Kenge Kenge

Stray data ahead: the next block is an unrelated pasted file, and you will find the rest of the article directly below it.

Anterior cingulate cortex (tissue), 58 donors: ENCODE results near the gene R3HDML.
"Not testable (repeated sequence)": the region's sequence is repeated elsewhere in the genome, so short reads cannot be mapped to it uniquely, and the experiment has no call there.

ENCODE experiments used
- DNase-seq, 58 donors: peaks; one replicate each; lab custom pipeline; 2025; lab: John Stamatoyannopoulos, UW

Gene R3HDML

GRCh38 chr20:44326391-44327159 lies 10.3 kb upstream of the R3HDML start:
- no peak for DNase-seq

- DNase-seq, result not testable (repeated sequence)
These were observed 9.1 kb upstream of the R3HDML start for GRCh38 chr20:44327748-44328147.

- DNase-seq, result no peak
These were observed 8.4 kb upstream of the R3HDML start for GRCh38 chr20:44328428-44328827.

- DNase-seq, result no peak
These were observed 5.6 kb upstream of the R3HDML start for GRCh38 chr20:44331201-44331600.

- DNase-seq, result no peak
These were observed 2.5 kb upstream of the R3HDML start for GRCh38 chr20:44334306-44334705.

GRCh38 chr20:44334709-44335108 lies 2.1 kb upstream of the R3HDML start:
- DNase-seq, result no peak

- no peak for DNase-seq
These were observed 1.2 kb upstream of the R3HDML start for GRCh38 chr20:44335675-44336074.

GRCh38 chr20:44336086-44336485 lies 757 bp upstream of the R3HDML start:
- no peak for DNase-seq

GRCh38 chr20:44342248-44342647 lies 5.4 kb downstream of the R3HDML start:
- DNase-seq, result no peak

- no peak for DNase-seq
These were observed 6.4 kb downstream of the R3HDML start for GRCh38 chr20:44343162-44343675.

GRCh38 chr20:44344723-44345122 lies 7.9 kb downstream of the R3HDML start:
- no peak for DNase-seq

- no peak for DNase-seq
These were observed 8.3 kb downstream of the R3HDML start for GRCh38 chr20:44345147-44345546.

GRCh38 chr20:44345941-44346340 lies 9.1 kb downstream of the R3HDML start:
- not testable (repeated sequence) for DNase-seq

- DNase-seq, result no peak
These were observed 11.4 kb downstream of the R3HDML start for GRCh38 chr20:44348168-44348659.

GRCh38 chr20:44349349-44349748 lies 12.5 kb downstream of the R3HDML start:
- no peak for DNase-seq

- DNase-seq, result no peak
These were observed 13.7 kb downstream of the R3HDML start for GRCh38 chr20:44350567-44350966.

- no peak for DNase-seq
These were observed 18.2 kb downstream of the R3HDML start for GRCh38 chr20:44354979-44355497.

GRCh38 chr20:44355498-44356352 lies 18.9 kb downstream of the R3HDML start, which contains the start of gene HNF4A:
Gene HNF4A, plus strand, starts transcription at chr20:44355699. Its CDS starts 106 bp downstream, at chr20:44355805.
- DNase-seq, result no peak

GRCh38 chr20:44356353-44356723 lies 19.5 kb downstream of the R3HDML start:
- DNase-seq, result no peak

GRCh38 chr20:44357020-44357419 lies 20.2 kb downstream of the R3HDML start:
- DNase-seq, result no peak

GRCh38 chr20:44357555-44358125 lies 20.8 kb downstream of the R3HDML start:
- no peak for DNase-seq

Perhaps the foremost sound in Kenya is the benga rhythm, and Kenge Kenge (who began as "Kenge Kenge Orutu System") are among the foremost of the younger generation exploring the music. The name, which comes from the Luo language, means "fusion of small, exhilarating instruments." Formed in the early '90s by Amdo Jawaya and Samuel Nyariwo, they began as musicians backing (really) the Catering Levy Trust Choir. Within a few years they'd grown out of that supporting role under their new leader George Achieng, and focused more closely on the benga rhythm that's synonymous with Kenya. The only remaining original member by this time was Nyariwo. While a backing band they'd only used the traditional one-string fiddle called an orutu and the nyangile gong. However, once they began going it alone, they brought in other instruments like percussion, drums, horns and flute to fill out the sound: notably, they still don't use guitar. The band almost received a Kenyan Traditional Music award in 2004; they performed at the ceremony, but no one informed them they'd been nominated or that they'd won! In the West, their first appearance was on Rough Guide to the Music of Kenya, and in 2007 their debut, Introducing Kenge Kenge appeared. ~ Chris Nickson

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